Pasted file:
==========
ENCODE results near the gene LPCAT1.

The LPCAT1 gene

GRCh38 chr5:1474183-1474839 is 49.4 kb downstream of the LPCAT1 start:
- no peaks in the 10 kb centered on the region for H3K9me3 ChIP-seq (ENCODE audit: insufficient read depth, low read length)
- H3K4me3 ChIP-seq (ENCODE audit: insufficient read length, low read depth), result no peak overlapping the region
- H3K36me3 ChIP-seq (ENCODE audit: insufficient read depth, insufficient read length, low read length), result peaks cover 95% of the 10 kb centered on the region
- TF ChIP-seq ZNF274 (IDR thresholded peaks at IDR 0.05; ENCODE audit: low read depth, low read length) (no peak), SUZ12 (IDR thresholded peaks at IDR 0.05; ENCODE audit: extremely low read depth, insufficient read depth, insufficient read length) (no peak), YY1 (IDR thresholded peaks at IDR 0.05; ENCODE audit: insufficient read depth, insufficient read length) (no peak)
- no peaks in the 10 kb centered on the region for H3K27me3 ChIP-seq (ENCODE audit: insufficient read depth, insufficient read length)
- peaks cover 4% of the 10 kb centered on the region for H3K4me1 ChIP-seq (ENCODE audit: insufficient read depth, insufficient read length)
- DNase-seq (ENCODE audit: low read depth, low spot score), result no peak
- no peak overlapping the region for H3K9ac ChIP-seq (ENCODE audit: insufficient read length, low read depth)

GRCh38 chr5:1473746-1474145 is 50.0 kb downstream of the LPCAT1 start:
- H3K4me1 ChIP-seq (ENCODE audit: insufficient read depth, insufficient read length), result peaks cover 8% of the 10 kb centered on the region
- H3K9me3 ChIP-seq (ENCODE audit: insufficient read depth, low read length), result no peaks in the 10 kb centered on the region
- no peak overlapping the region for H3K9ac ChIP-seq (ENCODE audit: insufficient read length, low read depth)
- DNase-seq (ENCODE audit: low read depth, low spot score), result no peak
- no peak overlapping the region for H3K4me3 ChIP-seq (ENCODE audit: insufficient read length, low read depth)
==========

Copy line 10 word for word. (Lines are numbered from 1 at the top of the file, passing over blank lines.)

- DNase-seq (ENCODE audit: low read depth, low spot score), result no peak